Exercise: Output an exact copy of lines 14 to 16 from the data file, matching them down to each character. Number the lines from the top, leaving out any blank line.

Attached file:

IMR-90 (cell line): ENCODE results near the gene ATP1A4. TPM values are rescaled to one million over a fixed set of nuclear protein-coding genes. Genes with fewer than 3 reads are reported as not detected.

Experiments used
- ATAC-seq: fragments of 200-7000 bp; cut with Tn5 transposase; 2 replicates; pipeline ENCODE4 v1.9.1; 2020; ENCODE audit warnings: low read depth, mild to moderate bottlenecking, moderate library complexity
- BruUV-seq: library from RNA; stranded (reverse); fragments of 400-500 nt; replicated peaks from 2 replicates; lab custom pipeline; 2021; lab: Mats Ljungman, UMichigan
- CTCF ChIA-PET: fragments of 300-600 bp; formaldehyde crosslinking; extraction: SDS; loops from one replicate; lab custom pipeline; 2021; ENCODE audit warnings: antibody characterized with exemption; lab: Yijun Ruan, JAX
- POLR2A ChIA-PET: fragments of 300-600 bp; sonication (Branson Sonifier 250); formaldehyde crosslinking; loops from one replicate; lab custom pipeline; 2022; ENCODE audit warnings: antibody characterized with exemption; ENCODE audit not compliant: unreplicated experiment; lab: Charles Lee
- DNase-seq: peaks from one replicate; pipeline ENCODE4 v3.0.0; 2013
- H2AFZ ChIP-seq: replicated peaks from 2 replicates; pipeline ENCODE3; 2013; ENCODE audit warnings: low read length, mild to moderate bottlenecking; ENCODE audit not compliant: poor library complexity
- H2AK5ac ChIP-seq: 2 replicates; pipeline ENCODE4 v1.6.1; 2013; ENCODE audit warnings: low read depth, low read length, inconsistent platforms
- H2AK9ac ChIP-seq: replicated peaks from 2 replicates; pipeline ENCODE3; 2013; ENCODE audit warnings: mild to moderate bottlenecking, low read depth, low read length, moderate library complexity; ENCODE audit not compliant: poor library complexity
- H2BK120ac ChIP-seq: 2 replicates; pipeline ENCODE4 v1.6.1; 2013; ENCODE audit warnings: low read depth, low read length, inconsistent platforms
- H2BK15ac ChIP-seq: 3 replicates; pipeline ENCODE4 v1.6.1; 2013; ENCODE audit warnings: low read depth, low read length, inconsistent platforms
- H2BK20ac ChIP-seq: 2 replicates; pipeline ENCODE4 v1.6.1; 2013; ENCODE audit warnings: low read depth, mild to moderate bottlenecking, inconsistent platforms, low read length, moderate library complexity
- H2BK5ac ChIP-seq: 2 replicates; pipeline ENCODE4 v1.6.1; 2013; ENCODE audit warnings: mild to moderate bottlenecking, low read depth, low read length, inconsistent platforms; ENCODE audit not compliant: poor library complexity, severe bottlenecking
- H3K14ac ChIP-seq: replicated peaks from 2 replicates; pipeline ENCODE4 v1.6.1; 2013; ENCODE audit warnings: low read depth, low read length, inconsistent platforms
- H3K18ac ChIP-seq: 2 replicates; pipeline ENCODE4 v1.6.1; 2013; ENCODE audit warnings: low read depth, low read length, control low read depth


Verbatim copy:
- H2BK5ac ChIP-seq: 2 replicates; pipeline ENCODE4 v1.6.1; 2013; ENCODE audit warnings: mild to moderate bottlenecking, low read depth, low read length, inconsistent platforms; ENCODE audit not compliant: poor library complexity, severe bottlenecking
- H3K14ac ChIP-seq: replicated peaks from 2 replicates; pipeline ENCODE4 v1.6.1; 2013; ENCODE audit warnings: low read depth, low read length, inconsistent platforms
- H3K18ac ChIP-seq: 2 replicates; pipeline ENCODE4 v1.6.1; 2013; ENCODE audit warnings: low read depth, low read length, control low read depth